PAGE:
Child of 11 spends night in cells

By Rob George Friday 04 January 2013 Updated: 11/01 11:00

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AN ELEVEN and 12-year-old are among more than 250 children under the age of 16 who have been held overnight in south Worcestershire’s police cells over the past three years, according to figures obtained by The Standard.

The two youngsters were held overnight during the past year at police cells in Worcester city centre, according to statistics obtained under the Freedom of Information Act.

This year was the first time in at least three years children as young as 11 have been held overnight at the cells, which serve Droitwich and the whole of south Worcestershire, as no recorded cases of 11 and 12-year-olds were found in 2010 and 2011.

But despite the detention of the 11 and 12-year-old this year, the figures show the number of 15 and 16-year-olds being held overnight have actually fallen.

The number of 15-year-olds being detained has dropped from 35 in 2010 to just 17 so far this year while 25 16-year-olds have been held this year compared to 47 in 2010.

The total number of 11 to 16-year-olds held overnight in Worcester fell from 87 in 2010 to 49 so far in 2012 while in Redditch the numbers dropped from 39 in 2010 to 28 this year.

A West Mercia Police spokesman said the fall was encouraging but added the force could not be specific about the reasons for the drop or talk about individual cases.

“All the children would have been arrested for an offence and the decision to detain them and place them into custody would have been taken in line with PACE (Police And Criminal Evidence Act),” he added.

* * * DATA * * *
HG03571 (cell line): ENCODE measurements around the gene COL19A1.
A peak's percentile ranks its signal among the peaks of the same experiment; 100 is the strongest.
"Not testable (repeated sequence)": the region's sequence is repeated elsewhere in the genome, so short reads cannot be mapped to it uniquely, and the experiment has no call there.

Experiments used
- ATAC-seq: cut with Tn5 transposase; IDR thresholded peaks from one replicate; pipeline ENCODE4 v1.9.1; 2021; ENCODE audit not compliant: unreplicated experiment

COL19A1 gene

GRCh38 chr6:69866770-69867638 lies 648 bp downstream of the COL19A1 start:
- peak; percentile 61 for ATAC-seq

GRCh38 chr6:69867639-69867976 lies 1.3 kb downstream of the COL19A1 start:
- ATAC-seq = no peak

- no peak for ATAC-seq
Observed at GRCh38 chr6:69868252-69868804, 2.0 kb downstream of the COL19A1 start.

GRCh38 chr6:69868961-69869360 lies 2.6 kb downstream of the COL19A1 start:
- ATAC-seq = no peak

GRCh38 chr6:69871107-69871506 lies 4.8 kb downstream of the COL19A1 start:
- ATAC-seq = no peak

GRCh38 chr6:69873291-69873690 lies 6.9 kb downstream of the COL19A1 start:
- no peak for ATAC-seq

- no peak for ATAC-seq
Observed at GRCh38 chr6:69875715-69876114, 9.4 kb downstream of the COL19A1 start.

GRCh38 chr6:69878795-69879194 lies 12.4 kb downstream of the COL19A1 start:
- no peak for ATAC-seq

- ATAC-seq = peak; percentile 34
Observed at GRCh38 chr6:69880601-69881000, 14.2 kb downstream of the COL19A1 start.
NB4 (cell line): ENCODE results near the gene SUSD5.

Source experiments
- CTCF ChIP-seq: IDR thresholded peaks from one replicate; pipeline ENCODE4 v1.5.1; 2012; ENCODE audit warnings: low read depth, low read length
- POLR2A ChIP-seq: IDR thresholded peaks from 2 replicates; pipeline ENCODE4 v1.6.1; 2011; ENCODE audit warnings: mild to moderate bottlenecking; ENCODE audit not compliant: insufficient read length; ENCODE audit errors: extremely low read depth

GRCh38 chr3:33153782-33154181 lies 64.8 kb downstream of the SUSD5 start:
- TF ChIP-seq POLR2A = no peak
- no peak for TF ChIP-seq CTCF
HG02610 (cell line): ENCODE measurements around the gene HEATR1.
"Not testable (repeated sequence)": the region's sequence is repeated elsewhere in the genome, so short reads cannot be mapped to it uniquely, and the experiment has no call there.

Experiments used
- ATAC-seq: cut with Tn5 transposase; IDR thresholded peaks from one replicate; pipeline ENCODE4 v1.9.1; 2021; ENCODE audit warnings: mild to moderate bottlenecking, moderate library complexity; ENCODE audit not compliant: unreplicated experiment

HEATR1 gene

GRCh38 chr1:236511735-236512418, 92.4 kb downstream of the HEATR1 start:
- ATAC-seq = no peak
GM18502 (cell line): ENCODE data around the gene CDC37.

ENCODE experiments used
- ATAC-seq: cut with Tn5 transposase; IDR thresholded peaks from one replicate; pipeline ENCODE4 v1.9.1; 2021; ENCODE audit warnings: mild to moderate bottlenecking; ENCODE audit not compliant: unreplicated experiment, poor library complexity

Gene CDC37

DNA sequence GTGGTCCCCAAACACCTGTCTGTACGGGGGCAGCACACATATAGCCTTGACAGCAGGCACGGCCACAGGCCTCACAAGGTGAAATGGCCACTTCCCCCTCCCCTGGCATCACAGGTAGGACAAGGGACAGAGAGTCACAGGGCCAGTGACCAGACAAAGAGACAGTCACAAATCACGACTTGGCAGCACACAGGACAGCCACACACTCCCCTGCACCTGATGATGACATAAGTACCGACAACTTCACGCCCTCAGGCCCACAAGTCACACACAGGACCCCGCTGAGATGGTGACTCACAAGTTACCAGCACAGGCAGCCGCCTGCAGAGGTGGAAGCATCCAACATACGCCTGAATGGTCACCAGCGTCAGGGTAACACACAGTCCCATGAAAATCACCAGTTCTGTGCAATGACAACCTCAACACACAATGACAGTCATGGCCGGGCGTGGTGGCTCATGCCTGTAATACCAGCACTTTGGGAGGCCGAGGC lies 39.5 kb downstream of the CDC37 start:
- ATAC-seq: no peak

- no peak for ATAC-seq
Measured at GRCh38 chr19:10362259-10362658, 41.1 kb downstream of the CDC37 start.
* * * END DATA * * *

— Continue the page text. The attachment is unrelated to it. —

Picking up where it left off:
“Juveniles who come into custody have the same rights and entitlements as anyone else but in addition there is a legal requirement for an ‘appropriate adult’ – for example a family member or guardian – to be present to represent their interests.

“Their rights and entitlement would also include having access to legal advice.”

The figures were based on the arrival and departure dates of the children being on different days, where the youngsters were detained for more than five hours and did not include any incidents which started and finished between 6am and 8pm.

The figures backed up a report by The Howard League for Penal Reform charity which revealed the number of children arrested across West Mercia had more than halved in four years.

A total of 66 arrests of youngsters aged 17 or under were made each week on average in 2011, amounting to 3,442 throughout the year, down from 7,580 detainments in 2008.

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